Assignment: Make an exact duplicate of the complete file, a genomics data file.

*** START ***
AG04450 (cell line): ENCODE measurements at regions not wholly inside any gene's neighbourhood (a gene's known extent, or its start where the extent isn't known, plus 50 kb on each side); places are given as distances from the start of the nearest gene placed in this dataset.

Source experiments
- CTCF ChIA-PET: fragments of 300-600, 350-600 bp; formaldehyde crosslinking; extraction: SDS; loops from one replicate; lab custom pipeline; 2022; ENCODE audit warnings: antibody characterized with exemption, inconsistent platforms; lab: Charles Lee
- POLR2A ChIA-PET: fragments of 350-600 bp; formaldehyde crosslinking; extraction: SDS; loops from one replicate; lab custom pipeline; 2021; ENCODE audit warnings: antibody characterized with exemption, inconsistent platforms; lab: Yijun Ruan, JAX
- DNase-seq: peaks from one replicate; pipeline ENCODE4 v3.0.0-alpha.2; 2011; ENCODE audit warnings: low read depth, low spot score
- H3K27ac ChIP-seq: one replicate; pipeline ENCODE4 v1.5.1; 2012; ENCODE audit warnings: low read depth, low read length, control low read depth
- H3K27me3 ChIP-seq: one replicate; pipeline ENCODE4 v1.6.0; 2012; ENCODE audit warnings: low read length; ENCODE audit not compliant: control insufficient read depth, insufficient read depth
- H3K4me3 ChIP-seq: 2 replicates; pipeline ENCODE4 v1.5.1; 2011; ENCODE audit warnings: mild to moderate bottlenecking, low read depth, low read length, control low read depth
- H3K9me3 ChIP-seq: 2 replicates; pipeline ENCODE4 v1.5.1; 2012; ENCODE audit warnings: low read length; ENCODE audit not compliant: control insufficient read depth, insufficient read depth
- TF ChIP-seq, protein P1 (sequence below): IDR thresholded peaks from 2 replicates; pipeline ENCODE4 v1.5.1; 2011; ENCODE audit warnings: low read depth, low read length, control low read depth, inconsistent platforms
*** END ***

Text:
AG04450 (cell line): ENCODE measurements at regions not wholly inside any gene's neighbourhood (a gene's known extent, or its start where the extent isn't known, plus 50 kb on each side); places are given as distances from the start of the nearest gene placed in this dataset.

Source experiments
- CTCF ChIA-PET: fragments of 300-600, 350-600 bp; formaldehyde crosslinking; extraction: SDS; loops from one replicate; lab custom pipeline; 2022; ENCODE audit warnings: antibody characterized with exemption, inconsistent platforms; lab: Charles Lee
- POLR2A ChIA-PET: fragments of 350-600 bp; formaldehyde crosslinking; extraction: SDS; loops from one replicate; lab custom pipeline; 2021; ENCODE audit warnings: antibody characterized with exemption, inconsistent platforms; lab: Yijun Ruan, JAX
- DNase-seq: peaks from one replicate; pipeline ENCODE4 v3.0.0-alpha.2; 2011; ENCODE audit warnings: low read depth, low spot score
- H3K27ac ChIP-seq: one replicate; pipeline ENCODE4 v1.5.1; 2012; ENCODE audit warnings: low read depth, low read length, control low read depth
- H3K27me3 ChIP-seq: one replicate; pipeline ENCODE4 v1.6.0; 2012; ENCODE audit warnings: low read length; ENCODE audit not compliant: control insufficient read depth, insufficient read depth
- H3K4me3 ChIP-seq: 2 replicates; pipeline ENCODE4 v1.5.1; 2011; ENCODE audit warnings: mild to moderate bottlenecking, low read depth, low read length, control low read depth
- H3K9me3 ChIP-seq: 2 replicates; pipeline ENCODE4 v1.5.1; 2012; ENCODE audit warnings: low read length; ENCODE audit not compliant: control insufficient read depth, insufficient read depth
- TF ChIP-seq, protein P1 (sequence below): IDR thresholded peaks from 2 replicates; pipeline ENCODE4 v1.5.1; 2011; ENCODE audit warnings: low read depth, low read length, control low read depth, inconsistent platforms